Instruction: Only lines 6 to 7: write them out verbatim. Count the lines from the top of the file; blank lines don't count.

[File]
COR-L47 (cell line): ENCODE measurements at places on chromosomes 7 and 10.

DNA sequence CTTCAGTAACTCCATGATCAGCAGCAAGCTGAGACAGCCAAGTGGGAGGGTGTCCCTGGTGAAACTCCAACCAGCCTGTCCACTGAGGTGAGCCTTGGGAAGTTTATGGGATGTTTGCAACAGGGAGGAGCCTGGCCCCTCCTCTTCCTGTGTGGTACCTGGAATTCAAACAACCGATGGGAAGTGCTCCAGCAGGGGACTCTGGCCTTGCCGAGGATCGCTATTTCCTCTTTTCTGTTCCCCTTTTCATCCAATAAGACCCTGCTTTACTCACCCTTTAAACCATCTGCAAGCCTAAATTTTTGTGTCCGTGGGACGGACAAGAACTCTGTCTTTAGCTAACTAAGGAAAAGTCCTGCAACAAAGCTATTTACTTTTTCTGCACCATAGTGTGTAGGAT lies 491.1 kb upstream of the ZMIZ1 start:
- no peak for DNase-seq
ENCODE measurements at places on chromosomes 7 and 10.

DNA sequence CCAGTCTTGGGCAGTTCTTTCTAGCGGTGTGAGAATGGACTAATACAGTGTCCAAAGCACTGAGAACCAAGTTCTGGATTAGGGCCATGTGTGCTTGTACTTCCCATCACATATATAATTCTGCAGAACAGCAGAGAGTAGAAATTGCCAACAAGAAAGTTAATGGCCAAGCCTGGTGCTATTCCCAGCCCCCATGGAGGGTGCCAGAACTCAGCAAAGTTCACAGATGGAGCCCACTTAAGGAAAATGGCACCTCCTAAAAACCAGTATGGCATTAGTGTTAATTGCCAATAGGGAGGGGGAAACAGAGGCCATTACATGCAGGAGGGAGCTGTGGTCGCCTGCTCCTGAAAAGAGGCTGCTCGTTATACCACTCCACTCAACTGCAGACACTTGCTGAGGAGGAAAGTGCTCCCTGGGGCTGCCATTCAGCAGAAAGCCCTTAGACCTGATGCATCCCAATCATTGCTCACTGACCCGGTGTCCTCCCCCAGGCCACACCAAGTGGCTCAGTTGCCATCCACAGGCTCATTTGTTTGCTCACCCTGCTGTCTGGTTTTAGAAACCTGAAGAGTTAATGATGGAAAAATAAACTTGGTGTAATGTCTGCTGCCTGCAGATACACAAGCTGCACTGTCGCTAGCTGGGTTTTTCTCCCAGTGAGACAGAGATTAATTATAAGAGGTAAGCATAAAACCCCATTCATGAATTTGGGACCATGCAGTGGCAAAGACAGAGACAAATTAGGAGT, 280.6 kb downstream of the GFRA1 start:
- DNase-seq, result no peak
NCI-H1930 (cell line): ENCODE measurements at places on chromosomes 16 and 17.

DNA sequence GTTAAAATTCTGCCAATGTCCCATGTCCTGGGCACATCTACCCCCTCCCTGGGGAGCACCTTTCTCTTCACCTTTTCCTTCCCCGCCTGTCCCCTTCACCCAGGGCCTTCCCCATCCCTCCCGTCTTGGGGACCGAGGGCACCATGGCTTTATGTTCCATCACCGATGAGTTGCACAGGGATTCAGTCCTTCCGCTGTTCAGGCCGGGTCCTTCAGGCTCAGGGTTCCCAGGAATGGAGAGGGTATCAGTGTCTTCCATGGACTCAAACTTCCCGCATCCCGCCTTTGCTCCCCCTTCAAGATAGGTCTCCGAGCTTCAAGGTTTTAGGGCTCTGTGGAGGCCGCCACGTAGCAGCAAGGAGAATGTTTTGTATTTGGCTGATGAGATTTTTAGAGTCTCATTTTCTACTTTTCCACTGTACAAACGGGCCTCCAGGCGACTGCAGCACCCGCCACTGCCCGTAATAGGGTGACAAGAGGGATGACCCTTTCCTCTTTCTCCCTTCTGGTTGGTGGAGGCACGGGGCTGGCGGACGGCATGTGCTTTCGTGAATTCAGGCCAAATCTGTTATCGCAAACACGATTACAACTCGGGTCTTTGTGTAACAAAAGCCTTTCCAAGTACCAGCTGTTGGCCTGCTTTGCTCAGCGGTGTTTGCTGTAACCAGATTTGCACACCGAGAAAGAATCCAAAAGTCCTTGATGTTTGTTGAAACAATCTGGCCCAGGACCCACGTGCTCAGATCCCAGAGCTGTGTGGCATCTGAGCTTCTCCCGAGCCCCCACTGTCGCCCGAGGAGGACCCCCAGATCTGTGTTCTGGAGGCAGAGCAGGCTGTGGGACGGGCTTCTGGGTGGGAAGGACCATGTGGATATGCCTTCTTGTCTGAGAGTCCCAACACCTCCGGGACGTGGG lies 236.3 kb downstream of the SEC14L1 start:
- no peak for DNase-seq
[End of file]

- DNase-seq, result no peak
NCI-H1930 (cell line): ENCODE measurements at places on chromosomes 16 and 17.